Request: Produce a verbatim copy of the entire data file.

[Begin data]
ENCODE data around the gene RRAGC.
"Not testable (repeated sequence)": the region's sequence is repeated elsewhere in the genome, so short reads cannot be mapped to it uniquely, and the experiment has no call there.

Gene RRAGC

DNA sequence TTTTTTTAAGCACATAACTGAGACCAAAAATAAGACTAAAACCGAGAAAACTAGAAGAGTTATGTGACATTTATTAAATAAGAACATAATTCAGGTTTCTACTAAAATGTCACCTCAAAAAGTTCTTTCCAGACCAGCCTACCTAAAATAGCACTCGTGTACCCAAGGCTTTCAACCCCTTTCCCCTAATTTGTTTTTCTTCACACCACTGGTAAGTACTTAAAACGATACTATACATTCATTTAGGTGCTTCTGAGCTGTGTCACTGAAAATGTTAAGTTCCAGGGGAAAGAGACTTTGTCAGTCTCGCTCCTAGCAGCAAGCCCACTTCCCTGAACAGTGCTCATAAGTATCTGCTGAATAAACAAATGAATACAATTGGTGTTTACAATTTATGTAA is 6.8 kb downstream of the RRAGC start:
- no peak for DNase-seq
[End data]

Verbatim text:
ENCODE data around the gene RRAGC.
"Not testable (repeated sequence)": the region's sequence is repeated elsewhere in the genome, so short reads cannot be mapped to it uniquely, and the experiment has no call there.

Gene RRAGC

DNA sequence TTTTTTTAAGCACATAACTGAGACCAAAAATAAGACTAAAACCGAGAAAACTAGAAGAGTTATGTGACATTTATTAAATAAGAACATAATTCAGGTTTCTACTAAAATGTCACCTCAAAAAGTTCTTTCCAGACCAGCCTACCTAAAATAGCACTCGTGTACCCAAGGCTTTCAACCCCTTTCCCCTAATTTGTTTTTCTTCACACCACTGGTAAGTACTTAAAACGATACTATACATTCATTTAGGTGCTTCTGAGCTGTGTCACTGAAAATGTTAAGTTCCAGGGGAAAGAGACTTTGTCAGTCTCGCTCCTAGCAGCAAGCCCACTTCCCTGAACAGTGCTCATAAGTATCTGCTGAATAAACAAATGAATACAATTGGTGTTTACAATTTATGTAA is 6.8 kb downstream of the RRAGC start:
- no peak for DNase-seq